Only limited studies investigated neuromuscular activation patterns in different types of perturbations (either several magnitudes or different planes). Previous research indicated that no differences were found in magnitudes of the muscle activity of the hamstring lateralis (HL) and the rectus femoris when comparing single-planar rotational with single-planar translational perturbations [27]. Additionally, Horak et al. [28] and Szturm et al. [29] showed that the magnitude of muscle activity was scaled towards the amplitude, velocity and acceleration of the single-planar platform perturbations resulting in higher muscle activity levels in more challenging perturbation conditions. However, to our knowledge, neuromuscular responses to multi-planar perturbations have not been investigated yet and the differences in neuromuscular control compared to single-planar perturbations remain unknown. Studying the differences in responses to multi-planar versus single-planar perturbations is important taking into account that the development and implementation of multi-planar perturbations is definitely more costly as highly advanced equipment is needed while single planar perturbations may well suffice to challenge neuromuscular control strategies.

Therefore, our purpose was to address the importance of the implementation of an unexpected perturbation which perturbs the dynamic neuromuscular homeostasis in a similar way that the athletes’ neuromuscular control is challenged in real sports situations without compromising the ability to perform the screening task. The specific aim of this exploratory study was to compare the neuromuscular responses to multi-planar versus single-planar perturbations during a stepping down task. We hypothesized that multi-planar perturbations result in greater activity levels of the quadriceps and hamstrings compared to their equivalent single-planar perturbations. Additionally, greater muscular activity levels of the quadriceps and hamstrings were hypothesized during perturbations that are characterized by greater platform amplitudes, larger velocities and larger accelerations. These results might serve as a basis for future implementation of perturbations in screening programs.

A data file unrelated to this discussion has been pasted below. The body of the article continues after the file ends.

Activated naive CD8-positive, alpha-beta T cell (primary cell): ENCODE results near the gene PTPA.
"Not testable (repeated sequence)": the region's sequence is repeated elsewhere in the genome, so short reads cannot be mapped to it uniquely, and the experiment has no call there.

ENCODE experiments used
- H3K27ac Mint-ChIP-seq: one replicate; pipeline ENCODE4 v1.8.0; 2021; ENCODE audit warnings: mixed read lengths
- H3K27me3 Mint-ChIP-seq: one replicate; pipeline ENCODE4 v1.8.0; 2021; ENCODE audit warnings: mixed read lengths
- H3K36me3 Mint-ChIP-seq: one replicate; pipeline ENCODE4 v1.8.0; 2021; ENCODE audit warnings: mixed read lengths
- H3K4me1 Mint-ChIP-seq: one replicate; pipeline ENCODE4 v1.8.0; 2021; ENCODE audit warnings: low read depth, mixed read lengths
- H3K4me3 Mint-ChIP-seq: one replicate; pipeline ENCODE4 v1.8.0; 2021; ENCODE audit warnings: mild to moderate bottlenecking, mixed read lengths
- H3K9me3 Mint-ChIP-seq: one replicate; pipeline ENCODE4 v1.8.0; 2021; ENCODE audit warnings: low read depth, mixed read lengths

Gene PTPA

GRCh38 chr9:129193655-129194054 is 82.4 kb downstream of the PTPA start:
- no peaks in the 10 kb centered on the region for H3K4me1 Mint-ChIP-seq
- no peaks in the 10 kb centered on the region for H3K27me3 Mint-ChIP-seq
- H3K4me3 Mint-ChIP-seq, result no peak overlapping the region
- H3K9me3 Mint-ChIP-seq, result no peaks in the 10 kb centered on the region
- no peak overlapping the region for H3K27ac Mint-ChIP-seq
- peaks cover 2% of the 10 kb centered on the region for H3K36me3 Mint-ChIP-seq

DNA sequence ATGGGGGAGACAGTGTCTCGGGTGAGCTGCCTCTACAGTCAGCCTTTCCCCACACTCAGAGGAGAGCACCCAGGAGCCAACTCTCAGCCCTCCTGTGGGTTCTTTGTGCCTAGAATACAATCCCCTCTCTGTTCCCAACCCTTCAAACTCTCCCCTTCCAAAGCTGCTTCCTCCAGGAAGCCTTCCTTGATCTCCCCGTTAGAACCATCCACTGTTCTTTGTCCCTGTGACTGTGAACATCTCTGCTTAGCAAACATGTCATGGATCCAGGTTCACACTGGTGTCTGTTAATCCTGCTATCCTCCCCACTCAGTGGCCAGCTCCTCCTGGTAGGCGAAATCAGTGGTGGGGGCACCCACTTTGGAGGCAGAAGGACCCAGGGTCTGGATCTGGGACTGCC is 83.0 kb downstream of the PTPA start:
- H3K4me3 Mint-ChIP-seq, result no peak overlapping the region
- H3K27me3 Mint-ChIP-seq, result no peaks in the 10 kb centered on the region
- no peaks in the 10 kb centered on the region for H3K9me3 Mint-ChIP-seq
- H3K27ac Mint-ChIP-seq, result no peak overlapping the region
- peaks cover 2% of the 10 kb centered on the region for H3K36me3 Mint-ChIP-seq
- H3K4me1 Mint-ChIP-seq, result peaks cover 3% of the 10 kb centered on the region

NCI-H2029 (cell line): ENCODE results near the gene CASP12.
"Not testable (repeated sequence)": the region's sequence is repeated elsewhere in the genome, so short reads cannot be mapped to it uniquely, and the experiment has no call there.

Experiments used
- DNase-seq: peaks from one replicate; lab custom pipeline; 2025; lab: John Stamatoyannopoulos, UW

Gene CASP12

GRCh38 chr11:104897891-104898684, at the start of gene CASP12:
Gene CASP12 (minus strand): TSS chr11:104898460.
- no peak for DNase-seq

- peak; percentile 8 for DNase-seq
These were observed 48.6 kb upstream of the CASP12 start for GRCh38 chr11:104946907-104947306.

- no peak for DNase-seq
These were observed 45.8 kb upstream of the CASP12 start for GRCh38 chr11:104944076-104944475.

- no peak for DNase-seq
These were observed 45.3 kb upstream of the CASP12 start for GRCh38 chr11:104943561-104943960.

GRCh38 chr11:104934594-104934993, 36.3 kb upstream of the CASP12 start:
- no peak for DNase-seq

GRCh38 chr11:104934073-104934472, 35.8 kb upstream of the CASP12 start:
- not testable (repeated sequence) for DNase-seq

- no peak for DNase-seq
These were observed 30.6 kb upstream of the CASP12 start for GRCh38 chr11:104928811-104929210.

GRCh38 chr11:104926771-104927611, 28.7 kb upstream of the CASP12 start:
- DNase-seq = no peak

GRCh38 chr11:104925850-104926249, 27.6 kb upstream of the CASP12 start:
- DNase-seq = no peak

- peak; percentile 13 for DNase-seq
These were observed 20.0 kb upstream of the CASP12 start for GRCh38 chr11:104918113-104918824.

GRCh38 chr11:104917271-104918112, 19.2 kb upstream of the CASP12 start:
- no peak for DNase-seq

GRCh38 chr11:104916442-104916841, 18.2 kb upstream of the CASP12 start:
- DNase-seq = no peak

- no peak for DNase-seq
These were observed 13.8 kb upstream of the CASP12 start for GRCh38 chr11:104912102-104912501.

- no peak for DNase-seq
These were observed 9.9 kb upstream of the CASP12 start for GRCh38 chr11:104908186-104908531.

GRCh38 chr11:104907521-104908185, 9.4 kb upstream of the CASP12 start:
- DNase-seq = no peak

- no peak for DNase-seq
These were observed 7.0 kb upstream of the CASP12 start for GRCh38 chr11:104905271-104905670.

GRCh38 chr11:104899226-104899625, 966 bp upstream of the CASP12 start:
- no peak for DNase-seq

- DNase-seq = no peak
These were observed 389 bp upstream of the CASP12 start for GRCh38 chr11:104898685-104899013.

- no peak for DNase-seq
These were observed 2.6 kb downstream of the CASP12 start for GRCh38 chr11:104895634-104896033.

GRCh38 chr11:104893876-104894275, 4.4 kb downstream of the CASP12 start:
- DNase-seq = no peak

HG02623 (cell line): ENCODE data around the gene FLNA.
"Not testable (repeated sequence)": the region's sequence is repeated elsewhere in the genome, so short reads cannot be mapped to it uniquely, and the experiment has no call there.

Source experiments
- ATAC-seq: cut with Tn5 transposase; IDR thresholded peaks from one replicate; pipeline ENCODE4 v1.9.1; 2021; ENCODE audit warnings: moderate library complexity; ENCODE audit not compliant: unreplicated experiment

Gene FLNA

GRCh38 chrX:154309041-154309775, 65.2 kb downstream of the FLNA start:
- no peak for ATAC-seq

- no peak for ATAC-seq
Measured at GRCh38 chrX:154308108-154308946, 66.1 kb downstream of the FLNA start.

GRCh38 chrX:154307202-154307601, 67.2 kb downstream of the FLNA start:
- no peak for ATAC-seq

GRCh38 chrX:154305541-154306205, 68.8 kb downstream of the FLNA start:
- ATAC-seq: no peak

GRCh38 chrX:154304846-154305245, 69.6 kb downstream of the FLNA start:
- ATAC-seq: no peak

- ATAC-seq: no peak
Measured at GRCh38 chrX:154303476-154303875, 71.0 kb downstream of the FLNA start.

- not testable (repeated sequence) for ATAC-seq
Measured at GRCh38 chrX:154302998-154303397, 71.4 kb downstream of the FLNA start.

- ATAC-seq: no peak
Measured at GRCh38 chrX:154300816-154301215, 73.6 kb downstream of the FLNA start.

Materials and Methods

Participants

Thirteen recreationally active young adults (six males and seven females) volunteered in this study (23.2 ± 2.6 yrs, 1.7 ± 0.07 m, 64.2 ± 8.3 kg). All participants had no history of knee injury and were injury free for six months prior to data collection. Before participating in the study, all subjects read and signed the informed consent form. This study conformed to the principles of the declaration Helsinki (1964), was approved by the local ethics committee of the Biomedical Sciences, KU Leuven, Belgium and registered with reference number S56105. The individual in Fig 1 in this manuscript has given written informed consent (as outlined in PLOS consent form) to publish these case details.

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Fig 1. Visualisation of single-leg stepping down-task.

A: Participant who performed the stepping down task with a more erect knee joint. B: Participant who performed the stepping down task in a more flexed pattern (more knee and hip joint flexion).

https://doi.org/10.1371/journal.pone.0133147.g001

Design